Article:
4. There is more to winning than receiving an award."I have already won because I have a group of girls who call me mom who have never had a family." - Jenny Williamson
5. We all need a few pick-me-ups, no matter how small they are."These are somebody's children, somebody's daughters and somebody's mothers. Somebody needs to be there to tell them: You're adorable, you're gorgeous, you're precious. And if that has to be me, OK." - Shaaron Funderburk, who survived drug addiction, homelessness and prostitution to found her Off The Streets program, which provides safe spaces for women battling to overcome similar circumstances.
6. It's all about your mindset."Storms are inevitable. Beating them is optional." - Stephanie Decker, who shielded her two children from debris when a tornado tore through her Indiana home in 2012. The 2014 honoree lost the use of her legs in the storm, but through her Stephanie Decker Foundation, which works to help children with prosthetics thrive, it is impossible to measure how much has been gained by her powerful story of survival.
7. The power of women can never be overestimated. "I truly believe, when you kill a man, you kill a man. When you kill a woman, you kill a nation. We replenish. We rebuild. Everything you are looking at right now came from a woman. I don't care if a man made it. He had a mother." - Shaaron Funderburk
8. Difficult experiences will reveal your strength. Find it, and use it. "A woman is like a teabag -- you can't tell how strong she is until she's in hot water. Women of the world, it's tea time." - Phyllis Sudman, who earned the top Women of Worth recognition this year. In 2004, Sudman experienced every parent's worst nightmare when her son Simon died of sudden cardiac arrest at just 13 weeks old. Sudman co-founded Simon's Fund to raise awareness for sudden cardiac arrest and the warning signs, and her efforts will help prevent other parents from experiencing this devastating tragedy.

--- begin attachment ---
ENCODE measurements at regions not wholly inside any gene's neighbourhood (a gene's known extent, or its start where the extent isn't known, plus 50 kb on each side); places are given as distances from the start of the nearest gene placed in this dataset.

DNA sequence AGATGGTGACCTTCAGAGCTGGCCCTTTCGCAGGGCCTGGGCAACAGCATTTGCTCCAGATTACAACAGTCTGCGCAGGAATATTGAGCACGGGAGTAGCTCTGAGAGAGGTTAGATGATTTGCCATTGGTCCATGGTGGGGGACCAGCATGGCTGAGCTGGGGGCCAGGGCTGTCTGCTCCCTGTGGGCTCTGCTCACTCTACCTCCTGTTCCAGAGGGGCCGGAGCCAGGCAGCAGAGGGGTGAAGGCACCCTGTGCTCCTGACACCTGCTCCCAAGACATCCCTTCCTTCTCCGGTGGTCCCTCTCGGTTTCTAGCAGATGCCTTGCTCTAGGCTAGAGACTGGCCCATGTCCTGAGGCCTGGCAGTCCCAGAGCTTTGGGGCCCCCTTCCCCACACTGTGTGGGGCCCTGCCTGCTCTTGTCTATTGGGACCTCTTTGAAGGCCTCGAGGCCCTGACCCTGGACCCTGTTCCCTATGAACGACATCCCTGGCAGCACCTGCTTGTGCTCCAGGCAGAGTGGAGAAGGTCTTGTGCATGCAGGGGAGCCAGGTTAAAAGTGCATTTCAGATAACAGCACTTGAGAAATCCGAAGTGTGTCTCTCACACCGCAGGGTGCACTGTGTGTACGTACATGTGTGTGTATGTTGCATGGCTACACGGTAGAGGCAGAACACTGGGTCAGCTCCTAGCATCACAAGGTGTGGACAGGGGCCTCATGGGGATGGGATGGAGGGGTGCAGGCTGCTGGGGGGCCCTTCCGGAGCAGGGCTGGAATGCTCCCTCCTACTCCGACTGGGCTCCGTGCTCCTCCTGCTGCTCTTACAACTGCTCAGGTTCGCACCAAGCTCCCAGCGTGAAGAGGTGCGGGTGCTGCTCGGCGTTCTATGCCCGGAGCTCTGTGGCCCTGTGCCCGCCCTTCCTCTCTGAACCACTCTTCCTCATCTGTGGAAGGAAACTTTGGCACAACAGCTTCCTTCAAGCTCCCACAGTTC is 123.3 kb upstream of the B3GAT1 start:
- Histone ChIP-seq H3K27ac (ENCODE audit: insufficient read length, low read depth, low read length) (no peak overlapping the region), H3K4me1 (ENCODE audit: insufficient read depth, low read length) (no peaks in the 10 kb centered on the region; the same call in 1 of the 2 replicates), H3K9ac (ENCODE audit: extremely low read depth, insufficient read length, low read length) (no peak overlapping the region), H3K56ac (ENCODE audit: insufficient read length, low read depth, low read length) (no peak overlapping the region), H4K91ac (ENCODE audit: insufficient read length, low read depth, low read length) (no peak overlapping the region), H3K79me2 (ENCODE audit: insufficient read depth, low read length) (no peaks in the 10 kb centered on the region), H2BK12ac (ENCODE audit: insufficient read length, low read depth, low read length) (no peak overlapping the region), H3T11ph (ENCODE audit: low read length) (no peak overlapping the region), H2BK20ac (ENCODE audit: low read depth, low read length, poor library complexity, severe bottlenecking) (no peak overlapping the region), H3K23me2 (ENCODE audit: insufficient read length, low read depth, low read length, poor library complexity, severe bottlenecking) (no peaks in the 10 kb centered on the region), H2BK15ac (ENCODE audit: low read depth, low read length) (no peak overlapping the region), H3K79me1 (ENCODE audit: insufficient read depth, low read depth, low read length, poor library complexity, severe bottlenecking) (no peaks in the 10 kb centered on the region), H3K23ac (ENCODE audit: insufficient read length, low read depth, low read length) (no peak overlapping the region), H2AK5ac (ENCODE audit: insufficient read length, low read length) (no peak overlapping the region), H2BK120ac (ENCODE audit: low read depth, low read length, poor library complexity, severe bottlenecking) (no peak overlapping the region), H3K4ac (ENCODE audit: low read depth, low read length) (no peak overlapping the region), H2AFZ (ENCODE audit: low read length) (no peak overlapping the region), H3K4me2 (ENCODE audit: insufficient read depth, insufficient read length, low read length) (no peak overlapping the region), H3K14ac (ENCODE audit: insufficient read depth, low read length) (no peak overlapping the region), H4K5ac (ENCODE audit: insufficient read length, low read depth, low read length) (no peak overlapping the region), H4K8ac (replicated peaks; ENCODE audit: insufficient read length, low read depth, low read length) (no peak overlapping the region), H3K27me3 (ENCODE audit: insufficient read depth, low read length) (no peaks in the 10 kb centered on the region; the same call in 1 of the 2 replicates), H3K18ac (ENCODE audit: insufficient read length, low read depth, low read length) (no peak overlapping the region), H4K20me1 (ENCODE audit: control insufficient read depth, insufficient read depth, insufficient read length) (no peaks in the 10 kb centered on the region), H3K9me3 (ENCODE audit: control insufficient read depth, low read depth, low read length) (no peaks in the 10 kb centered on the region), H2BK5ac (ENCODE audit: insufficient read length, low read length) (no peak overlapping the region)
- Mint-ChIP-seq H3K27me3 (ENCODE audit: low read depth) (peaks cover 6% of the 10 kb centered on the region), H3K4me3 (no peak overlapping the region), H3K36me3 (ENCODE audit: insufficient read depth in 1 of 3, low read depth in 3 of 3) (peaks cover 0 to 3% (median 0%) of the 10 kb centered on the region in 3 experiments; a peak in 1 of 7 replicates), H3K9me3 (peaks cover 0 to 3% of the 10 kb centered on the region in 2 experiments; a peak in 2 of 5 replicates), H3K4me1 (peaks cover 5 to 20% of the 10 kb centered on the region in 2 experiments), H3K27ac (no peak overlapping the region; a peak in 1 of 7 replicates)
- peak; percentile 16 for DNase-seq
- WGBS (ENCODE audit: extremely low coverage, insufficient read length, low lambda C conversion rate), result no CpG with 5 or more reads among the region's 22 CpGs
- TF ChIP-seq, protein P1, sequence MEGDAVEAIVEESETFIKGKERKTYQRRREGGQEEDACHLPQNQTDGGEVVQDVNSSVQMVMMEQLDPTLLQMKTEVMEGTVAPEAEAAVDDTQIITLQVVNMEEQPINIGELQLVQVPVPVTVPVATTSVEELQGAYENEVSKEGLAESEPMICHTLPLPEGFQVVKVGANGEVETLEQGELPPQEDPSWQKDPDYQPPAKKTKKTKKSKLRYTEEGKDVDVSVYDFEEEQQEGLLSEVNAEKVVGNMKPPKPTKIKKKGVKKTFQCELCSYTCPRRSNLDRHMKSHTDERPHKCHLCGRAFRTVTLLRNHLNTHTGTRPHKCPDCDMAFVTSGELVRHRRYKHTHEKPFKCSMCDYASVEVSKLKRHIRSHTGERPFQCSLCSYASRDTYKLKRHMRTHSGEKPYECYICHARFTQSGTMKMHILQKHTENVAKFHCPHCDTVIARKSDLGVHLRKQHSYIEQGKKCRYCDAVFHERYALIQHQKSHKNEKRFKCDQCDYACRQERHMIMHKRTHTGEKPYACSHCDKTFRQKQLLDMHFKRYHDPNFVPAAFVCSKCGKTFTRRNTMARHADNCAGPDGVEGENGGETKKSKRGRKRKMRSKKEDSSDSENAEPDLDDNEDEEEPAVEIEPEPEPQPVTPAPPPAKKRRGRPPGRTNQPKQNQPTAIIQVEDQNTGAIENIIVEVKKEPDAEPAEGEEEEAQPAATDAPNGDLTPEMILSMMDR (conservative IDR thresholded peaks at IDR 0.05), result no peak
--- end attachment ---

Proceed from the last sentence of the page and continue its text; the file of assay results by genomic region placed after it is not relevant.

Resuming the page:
9. We are not built to avoid tragedy. We are designed to endure it."We are all built to face adversity. It's in our DNA." - Diane Keaton
10. There will always be things out of our control. How we let it affect us is not one of them. "Every single one of us has a choice. A choice not to let our past define our future. A choice to live the life we want to live... The choice is truly ours alone to make." - Lauren Book, who earned Women of Worth's top honor in 2013 for her efforts to prevent childhood sexual abuse. Her organization Lauren's Kids educates adults and children about sexual abuse and provides guidance and support to help survivors heal.
11. One exceptional woman ensures generations more. "It's what makes it all worthwhile -- to learn from your mother and hopefully teach your daughter, and then teach the world." - Deborah Snyder, honoree and founder of the Operation Renewed Hope Foundation. The retired Lieutenant Colonel served 20 years in the military as a helicoptor pilot, but her service to our country goes on. Through her efforts providing support and education to veterans and their families, Snyder is inspiring the nation to put an end to veteran homelessness.